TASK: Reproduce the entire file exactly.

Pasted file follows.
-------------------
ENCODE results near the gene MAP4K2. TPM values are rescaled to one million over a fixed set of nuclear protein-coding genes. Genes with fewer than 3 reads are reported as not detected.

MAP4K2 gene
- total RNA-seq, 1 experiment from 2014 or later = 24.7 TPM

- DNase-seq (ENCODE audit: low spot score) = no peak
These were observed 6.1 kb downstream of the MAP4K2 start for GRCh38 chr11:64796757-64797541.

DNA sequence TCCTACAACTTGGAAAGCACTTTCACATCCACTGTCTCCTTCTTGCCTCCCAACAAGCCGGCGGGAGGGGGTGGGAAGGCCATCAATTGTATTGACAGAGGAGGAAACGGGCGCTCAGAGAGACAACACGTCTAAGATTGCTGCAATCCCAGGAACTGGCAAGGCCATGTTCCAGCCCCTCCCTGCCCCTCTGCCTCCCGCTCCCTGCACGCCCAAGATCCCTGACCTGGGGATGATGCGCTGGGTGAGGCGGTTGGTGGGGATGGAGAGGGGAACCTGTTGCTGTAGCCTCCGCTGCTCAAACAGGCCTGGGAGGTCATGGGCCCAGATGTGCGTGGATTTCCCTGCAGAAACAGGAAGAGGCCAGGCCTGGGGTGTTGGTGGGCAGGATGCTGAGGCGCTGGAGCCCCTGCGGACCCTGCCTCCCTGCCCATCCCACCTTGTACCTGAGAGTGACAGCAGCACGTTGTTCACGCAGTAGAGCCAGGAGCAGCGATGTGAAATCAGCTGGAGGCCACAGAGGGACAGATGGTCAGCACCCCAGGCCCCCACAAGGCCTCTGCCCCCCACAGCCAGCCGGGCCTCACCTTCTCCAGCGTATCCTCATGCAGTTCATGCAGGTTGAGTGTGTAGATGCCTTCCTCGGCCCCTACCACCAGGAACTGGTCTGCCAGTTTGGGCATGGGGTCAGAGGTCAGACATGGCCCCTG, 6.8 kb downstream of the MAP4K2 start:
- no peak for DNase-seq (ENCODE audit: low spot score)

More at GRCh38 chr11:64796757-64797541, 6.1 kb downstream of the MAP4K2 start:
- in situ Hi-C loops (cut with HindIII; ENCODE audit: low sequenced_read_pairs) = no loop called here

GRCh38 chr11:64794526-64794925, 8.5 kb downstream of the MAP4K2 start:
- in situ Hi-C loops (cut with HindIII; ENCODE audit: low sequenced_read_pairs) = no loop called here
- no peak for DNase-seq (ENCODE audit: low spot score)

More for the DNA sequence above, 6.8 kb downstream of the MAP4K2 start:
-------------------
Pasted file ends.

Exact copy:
ENCODE results near the gene MAP4K2. TPM values are rescaled to one million over a fixed set of nuclear protein-coding genes. Genes with fewer than 3 reads are reported as not detected.

MAP4K2 gene
- total RNA-seq, 1 experiment from 2014 or later = 24.7 TPM

- DNase-seq (ENCODE audit: low spot score) = no peak
These were observed 6.1 kb downstream of the MAP4K2 start for GRCh38 chr11:64796757-64797541.

DNA sequence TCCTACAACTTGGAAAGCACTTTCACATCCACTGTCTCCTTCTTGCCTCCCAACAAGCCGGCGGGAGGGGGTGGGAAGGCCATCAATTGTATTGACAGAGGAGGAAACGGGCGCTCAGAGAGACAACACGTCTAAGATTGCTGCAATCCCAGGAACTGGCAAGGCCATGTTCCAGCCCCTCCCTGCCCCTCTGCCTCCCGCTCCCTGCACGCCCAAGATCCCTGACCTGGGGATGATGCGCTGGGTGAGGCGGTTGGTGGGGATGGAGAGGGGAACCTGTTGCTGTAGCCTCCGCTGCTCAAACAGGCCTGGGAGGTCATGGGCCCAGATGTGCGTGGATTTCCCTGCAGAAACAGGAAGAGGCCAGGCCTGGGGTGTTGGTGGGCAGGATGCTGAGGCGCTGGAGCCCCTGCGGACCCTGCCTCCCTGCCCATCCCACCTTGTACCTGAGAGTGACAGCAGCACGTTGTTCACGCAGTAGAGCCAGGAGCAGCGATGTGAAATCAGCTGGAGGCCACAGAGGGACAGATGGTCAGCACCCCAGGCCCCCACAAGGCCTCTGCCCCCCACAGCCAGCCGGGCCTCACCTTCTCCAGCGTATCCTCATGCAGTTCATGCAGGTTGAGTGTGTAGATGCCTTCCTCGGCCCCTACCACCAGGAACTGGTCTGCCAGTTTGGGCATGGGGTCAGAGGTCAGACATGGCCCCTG, 6.8 kb downstream of the MAP4K2 start:
- no peak for DNase-seq (ENCODE audit: low spot score)

More at GRCh38 chr11:64796757-64797541, 6.1 kb downstream of the MAP4K2 start:
- in situ Hi-C loops (cut with HindIII; ENCODE audit: low sequenced_read_pairs) = no loop called here

GRCh38 chr11:64794526-64794925, 8.5 kb downstream of the MAP4K2 start:
- in situ Hi-C loops (cut with HindIII; ENCODE audit: low sequenced_read_pairs) = no loop called here
- no peak for DNase-seq (ENCODE audit: low spot score)

More for the DNA sequence above, 6.8 kb downstream of the MAP4K2 start: